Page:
Kenya’s Standard Gauge Railway, which links Nairobi and Mombasa, East Africa’s largest port, was built to ease the pressure on the road network. Construction started in 2013 and was completed in 2017, with an extension in 2019. The line transports passengers as well as cargo. It makes the trip between the cities safer and shorter.
The project is also being promoted as a means to develop Kenya’s mining, oil, gas, energy and commercial agriculture sectors as well as the wider East African region. It aims to link Uganda, Rwanda, Burundi and South Sudan to the Indian Ocean trade routes to the east.
Projects like this are known as development corridors and have the potential to bring major socioeconomic benefits. Access to jobs and markets, efficient transport, cheaper food and opening up isolated areas are among them.
In today’s episode of Pasha we bring you the first episode in a series we’re running on development corridors. This episode looks at the positive aspects of such initiatives. Our guest this week is Jessica Thorn, a research associate with the Development Corridors Partnership between Tanzania, Kenya, China and the UK.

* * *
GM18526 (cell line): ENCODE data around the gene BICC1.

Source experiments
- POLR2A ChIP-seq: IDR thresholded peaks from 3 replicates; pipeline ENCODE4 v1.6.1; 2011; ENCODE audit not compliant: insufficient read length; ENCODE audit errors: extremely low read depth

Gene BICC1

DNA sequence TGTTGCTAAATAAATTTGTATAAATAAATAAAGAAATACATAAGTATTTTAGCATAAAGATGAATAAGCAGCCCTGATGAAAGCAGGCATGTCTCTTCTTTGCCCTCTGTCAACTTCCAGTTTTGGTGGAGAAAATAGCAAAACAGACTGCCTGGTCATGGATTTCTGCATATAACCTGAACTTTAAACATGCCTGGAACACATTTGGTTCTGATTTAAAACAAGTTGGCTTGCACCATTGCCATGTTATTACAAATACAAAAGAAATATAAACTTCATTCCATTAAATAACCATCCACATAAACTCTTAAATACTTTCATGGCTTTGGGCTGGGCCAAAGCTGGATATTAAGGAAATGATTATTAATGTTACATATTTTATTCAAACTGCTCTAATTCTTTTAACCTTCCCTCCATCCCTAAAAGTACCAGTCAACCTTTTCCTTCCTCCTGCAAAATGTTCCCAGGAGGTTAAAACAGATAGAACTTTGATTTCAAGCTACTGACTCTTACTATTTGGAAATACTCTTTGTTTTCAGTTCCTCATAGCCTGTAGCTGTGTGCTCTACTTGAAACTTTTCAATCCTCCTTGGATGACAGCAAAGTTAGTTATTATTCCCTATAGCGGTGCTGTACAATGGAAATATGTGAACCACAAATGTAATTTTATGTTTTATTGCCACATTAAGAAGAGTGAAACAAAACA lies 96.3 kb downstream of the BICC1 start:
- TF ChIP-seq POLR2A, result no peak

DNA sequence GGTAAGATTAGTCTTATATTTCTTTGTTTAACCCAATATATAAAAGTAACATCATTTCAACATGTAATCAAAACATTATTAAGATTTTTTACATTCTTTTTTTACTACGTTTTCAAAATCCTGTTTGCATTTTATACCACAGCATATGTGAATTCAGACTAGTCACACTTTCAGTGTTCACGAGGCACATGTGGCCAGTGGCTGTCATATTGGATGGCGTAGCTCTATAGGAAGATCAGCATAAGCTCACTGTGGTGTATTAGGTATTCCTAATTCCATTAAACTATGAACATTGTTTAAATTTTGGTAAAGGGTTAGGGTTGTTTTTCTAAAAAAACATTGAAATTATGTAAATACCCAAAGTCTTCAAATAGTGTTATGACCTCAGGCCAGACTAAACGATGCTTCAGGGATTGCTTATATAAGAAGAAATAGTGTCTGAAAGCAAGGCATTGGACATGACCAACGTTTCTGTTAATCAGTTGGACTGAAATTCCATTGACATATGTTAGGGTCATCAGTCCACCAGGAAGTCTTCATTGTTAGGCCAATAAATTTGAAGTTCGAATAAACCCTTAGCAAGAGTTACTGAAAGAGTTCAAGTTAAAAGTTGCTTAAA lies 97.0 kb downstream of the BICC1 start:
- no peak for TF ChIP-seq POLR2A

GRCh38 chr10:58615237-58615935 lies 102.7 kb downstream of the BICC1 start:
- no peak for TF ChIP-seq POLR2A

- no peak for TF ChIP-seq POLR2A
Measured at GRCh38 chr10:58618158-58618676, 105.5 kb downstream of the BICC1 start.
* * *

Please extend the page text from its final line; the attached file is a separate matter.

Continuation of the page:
“View of the Mombasa-Nairobi Standard Gauge Railway Bridge through the Nairobi National Park Nature Reserve near Nairobi, Kenya” by schusterbauer.com found on Shutterstock.
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This content was originally published by The Conversation. Original publishers retain all rights. It appears here for a limited time before automated archiving. By The Conversation